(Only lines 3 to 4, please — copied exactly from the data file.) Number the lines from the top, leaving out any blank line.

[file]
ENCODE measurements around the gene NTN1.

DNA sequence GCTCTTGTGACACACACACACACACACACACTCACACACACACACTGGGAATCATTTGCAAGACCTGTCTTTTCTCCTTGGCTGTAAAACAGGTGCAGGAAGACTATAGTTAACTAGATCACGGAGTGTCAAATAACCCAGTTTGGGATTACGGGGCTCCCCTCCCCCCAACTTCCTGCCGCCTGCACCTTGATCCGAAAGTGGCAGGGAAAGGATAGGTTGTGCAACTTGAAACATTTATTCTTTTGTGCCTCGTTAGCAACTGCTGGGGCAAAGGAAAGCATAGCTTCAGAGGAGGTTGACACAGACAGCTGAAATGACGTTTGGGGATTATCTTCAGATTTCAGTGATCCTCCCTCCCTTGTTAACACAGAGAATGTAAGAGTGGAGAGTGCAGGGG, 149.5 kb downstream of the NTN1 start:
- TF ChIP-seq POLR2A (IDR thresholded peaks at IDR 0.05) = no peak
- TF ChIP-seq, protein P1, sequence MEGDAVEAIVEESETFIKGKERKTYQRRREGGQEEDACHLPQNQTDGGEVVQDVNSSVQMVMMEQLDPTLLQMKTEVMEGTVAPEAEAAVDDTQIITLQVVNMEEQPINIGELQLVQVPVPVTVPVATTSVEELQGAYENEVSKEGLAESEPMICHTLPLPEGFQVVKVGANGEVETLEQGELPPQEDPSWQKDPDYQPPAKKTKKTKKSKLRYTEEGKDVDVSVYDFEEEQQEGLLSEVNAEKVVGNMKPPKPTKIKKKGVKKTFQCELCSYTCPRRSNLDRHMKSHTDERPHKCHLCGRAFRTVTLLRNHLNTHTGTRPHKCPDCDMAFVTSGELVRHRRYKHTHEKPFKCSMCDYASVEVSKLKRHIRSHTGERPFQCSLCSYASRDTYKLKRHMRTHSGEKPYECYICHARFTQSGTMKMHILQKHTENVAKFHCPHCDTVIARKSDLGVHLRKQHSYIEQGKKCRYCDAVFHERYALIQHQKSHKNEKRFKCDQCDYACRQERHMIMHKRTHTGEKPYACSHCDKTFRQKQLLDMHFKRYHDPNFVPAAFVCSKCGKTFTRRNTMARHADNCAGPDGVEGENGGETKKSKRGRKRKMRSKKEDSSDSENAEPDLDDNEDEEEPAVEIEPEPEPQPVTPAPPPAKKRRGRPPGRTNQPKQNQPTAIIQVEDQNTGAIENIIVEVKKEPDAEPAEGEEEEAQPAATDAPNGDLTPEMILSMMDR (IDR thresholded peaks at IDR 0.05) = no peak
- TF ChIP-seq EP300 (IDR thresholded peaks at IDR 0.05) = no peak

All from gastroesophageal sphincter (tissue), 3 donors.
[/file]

- TF ChIP-seq POLR2A (IDR thresholded peaks at IDR 0.05) = no peak
- TF ChIP-seq, protein P1, sequence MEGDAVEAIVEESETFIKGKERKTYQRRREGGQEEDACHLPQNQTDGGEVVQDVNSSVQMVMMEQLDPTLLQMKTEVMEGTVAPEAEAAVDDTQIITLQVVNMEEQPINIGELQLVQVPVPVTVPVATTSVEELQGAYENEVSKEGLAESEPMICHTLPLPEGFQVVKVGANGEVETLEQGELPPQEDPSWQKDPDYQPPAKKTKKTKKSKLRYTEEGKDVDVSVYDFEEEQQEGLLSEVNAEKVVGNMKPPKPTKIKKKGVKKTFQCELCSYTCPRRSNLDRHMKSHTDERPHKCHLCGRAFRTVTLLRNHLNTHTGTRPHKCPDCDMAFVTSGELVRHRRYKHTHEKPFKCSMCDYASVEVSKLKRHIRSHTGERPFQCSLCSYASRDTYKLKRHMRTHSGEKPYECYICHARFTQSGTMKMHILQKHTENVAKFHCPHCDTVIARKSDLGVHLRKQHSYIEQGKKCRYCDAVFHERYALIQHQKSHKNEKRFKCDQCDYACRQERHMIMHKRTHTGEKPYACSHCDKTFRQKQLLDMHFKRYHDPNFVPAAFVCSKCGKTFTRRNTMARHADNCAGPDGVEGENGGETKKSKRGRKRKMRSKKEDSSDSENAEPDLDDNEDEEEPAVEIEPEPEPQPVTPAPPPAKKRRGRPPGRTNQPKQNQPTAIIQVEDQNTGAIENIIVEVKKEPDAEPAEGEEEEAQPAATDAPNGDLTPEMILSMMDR (IDR thresholded peaks at IDR 0.05) = no peak